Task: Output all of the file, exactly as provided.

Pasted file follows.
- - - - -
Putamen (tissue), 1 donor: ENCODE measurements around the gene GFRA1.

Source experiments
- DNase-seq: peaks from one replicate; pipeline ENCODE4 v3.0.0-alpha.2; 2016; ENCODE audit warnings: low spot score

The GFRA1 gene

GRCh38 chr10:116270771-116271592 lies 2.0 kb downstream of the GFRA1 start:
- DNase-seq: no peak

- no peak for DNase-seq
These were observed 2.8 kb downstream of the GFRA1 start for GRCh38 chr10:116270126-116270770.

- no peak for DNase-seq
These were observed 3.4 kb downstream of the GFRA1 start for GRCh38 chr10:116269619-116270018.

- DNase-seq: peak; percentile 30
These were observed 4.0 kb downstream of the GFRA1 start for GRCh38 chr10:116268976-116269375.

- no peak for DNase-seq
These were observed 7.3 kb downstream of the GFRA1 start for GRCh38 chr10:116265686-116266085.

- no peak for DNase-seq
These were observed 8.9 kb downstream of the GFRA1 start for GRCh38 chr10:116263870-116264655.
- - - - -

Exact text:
Putamen (tissue), 1 donor: ENCODE measurements around the gene GFRA1.

Source experiments
- DNase-seq: peaks from one replicate; pipeline ENCODE4 v3.0.0-alpha.2; 2016; ENCODE audit warnings: low spot score

The GFRA1 gene

GRCh38 chr10:116270771-116271592 lies 2.0 kb downstream of the GFRA1 start:
- DNase-seq: no peak

- no peak for DNase-seq
These were observed 2.8 kb downstream of the GFRA1 start for GRCh38 chr10:116270126-116270770.

- no peak for DNase-seq
These were observed 3.4 kb downstream of the GFRA1 start for GRCh38 chr10:116269619-116270018.

- DNase-seq: peak; percentile 30
These were observed 4.0 kb downstream of the GFRA1 start for GRCh38 chr10:116268976-116269375.

- no peak for DNase-seq
These were observed 7.3 kb downstream of the GFRA1 start for GRCh38 chr10:116265686-116266085.

- no peak for DNase-seq
These were observed 8.9 kb downstream of the GFRA1 start for GRCh38 chr10:116263870-116264655.